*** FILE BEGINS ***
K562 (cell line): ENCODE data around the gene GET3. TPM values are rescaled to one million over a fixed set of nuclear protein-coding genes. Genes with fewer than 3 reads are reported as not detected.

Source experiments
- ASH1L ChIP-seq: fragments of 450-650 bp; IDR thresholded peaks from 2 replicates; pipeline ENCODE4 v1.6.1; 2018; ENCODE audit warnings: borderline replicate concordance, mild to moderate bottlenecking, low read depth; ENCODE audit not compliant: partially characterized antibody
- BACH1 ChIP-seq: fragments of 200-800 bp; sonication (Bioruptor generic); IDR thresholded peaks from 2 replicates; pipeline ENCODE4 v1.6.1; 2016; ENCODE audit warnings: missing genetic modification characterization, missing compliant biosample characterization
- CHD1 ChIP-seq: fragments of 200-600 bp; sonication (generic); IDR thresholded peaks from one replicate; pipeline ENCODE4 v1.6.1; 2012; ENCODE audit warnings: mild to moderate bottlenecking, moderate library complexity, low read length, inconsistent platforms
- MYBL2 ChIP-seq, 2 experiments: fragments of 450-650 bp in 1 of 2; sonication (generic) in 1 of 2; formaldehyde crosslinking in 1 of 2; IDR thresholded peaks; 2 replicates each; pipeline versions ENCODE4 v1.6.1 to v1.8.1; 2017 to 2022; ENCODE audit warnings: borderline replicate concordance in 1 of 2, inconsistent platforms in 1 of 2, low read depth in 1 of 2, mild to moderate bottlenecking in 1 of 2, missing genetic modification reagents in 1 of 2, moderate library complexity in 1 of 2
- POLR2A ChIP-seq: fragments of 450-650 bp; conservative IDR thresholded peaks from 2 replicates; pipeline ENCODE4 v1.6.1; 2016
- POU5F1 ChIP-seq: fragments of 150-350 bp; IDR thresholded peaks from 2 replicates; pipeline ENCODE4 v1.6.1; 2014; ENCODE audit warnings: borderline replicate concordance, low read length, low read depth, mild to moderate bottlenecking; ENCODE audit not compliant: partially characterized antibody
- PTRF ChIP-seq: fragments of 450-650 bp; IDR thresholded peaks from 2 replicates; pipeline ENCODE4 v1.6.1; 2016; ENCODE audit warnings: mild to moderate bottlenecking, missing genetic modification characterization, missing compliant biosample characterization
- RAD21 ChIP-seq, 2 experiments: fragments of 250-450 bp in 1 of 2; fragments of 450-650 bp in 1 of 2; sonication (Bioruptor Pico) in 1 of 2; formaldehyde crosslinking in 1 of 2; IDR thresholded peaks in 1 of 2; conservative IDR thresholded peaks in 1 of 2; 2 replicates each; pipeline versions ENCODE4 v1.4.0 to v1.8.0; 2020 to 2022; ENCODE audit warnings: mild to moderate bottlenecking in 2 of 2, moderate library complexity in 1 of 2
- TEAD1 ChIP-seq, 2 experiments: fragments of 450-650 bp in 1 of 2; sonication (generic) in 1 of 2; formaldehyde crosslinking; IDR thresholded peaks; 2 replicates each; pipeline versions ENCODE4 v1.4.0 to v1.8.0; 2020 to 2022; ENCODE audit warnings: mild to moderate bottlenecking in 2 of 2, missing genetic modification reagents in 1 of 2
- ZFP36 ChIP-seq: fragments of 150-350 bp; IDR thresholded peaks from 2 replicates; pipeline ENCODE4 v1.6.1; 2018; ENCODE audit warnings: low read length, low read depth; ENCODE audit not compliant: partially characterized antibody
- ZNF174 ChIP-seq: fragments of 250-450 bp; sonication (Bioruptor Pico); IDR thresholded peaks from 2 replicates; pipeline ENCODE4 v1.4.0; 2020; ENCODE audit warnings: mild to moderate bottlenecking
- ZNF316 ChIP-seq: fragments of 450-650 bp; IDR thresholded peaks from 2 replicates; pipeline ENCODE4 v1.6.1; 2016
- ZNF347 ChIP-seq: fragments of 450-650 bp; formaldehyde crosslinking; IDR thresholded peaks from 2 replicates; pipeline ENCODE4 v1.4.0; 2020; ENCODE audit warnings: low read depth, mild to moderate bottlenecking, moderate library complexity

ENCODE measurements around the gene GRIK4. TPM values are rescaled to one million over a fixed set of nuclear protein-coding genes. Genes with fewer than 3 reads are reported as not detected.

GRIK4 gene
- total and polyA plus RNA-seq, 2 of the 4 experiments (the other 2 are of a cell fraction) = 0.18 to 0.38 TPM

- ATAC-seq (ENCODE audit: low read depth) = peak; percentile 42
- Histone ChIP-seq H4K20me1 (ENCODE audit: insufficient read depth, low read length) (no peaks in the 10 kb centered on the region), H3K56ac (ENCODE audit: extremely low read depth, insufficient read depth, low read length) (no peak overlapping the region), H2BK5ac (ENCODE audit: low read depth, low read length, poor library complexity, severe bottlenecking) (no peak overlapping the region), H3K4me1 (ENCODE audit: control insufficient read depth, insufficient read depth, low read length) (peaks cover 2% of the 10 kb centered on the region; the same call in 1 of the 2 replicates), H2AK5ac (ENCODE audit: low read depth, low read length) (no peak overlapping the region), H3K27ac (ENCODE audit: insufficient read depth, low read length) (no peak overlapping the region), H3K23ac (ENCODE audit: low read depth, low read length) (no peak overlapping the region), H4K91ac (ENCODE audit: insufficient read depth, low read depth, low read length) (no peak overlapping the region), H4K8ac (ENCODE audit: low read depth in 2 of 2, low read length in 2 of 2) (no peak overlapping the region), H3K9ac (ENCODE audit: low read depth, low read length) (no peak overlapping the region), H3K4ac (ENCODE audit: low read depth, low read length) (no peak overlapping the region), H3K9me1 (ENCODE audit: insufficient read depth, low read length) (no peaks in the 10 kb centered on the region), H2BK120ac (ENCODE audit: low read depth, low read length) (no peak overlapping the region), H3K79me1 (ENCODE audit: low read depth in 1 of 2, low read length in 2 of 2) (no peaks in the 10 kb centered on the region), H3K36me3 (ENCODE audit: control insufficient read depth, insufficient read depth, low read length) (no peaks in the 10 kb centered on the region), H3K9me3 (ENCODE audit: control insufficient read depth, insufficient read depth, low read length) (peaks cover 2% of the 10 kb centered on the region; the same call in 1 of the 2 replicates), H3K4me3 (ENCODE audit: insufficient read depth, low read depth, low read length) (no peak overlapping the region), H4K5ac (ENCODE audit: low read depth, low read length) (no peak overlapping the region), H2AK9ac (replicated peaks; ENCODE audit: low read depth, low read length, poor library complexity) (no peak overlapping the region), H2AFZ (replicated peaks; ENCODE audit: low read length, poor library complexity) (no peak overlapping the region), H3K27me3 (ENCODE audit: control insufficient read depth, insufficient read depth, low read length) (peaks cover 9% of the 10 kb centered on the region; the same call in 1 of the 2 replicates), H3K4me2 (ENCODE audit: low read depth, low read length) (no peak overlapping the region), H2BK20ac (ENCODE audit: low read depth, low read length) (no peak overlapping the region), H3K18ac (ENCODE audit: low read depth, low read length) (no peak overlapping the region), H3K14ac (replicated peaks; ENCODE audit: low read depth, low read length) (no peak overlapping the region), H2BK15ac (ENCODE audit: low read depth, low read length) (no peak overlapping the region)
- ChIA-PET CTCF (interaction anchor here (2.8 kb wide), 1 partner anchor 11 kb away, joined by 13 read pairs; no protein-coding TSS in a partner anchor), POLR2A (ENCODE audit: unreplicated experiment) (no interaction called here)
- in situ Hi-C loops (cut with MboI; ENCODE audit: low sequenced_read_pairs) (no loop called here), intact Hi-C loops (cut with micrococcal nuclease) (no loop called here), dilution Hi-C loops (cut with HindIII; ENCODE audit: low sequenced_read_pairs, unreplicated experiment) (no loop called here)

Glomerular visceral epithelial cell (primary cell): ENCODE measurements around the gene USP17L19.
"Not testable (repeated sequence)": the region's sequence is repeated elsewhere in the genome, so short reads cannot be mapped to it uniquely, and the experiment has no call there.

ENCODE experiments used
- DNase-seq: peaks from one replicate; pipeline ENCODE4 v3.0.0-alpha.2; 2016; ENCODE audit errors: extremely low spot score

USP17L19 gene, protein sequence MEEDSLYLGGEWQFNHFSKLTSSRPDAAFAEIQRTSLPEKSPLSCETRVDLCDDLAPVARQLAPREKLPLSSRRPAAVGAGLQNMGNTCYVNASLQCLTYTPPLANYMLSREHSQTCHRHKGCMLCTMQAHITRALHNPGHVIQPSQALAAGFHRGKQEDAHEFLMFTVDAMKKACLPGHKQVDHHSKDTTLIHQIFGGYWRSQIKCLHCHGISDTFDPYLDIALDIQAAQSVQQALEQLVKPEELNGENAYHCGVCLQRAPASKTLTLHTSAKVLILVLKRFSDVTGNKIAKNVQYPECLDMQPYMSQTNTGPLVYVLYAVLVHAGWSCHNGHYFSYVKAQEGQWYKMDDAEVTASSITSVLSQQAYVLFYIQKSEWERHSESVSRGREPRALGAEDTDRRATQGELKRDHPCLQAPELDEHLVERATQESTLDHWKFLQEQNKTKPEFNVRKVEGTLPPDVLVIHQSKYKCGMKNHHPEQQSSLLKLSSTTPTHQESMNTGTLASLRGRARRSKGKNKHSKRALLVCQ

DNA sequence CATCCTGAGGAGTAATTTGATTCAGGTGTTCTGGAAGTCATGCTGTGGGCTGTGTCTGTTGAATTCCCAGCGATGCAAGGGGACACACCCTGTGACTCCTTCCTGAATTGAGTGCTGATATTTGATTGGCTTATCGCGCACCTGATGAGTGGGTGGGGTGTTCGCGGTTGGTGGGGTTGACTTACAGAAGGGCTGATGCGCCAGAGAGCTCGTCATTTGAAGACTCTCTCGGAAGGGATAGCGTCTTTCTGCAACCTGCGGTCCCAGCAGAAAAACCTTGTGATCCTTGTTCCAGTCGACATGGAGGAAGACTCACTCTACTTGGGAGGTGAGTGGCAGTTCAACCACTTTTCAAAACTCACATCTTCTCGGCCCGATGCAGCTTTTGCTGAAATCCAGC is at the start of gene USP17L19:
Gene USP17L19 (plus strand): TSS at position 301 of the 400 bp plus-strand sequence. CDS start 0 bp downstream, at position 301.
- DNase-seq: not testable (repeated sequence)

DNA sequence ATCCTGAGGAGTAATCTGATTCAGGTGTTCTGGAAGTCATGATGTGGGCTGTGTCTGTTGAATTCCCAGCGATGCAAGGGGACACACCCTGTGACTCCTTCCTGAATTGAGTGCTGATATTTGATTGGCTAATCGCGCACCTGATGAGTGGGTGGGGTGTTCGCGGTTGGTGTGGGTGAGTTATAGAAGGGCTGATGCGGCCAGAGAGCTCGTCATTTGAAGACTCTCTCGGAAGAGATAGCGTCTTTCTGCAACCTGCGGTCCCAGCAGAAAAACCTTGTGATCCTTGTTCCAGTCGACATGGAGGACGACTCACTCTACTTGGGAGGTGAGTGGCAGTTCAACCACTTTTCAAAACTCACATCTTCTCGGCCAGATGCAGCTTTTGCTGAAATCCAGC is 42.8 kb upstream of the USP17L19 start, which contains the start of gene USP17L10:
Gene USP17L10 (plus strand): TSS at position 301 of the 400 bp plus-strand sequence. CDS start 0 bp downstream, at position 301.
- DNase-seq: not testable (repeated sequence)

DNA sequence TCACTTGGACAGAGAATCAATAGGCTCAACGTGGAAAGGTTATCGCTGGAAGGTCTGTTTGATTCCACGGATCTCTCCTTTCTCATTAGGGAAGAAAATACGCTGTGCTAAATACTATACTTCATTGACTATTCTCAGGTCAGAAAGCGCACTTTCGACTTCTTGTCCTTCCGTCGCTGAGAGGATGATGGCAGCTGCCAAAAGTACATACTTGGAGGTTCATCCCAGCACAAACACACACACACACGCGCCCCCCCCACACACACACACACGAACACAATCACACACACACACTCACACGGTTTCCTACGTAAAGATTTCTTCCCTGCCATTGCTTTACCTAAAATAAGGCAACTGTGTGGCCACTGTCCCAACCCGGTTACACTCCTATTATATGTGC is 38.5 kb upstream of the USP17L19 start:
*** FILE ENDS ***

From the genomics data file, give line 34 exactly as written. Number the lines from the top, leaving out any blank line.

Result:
DNA sequence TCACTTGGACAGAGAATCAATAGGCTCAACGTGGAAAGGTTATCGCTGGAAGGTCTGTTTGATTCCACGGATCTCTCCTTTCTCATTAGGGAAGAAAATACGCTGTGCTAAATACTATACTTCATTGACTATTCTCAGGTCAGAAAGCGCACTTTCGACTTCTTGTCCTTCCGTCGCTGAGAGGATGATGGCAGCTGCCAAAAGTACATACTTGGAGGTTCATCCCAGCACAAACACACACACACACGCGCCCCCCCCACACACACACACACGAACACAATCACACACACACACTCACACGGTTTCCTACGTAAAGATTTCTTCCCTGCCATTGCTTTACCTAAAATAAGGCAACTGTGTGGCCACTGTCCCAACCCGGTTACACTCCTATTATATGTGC is 38.5 kb upstream of the USP17L19 start: